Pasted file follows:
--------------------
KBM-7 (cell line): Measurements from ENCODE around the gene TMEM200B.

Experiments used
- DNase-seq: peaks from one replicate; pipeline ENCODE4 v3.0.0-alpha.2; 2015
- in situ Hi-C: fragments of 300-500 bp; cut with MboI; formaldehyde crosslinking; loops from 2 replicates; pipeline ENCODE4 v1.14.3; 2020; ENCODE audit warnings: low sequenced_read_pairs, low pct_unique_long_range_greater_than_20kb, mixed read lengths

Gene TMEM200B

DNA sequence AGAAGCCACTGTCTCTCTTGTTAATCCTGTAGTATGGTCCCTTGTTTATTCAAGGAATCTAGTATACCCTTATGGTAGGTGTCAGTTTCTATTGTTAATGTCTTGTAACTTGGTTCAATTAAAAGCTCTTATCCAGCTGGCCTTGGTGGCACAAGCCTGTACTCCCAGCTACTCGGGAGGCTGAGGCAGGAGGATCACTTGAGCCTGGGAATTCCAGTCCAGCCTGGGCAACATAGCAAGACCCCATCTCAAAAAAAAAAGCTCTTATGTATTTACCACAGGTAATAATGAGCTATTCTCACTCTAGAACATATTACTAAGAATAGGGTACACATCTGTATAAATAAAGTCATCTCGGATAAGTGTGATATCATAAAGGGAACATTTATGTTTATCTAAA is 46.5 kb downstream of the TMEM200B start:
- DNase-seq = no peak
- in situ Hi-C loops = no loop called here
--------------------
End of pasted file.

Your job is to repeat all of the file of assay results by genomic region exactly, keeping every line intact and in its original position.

KBM-7 (cell line): Measurements from ENCODE around the gene TMEM200B.

Experiments used
- DNase-seq: peaks from one replicate; pipeline ENCODE4 v3.0.0-alpha.2; 2015
- in situ Hi-C: fragments of 300-500 bp; cut with MboI; formaldehyde crosslinking; loops from 2 replicates; pipeline ENCODE4 v1.14.3; 2020; ENCODE audit warnings: low sequenced_read_pairs, low pct_unique_long_range_greater_than_20kb, mixed read lengths

Gene TMEM200B

DNA sequence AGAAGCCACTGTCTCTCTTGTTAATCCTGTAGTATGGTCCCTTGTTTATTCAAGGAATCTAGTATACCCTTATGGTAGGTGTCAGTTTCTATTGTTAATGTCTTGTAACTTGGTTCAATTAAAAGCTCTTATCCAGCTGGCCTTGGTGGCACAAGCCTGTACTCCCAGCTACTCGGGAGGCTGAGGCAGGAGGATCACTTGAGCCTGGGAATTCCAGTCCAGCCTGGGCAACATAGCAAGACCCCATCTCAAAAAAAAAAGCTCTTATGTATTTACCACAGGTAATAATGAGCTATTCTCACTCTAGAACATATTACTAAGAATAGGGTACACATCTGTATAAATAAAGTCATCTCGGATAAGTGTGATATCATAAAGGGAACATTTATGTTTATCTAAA is 46.5 kb downstream of the TMEM200B start:
- DNase-seq = no peak
- in situ Hi-C loops = no loop called here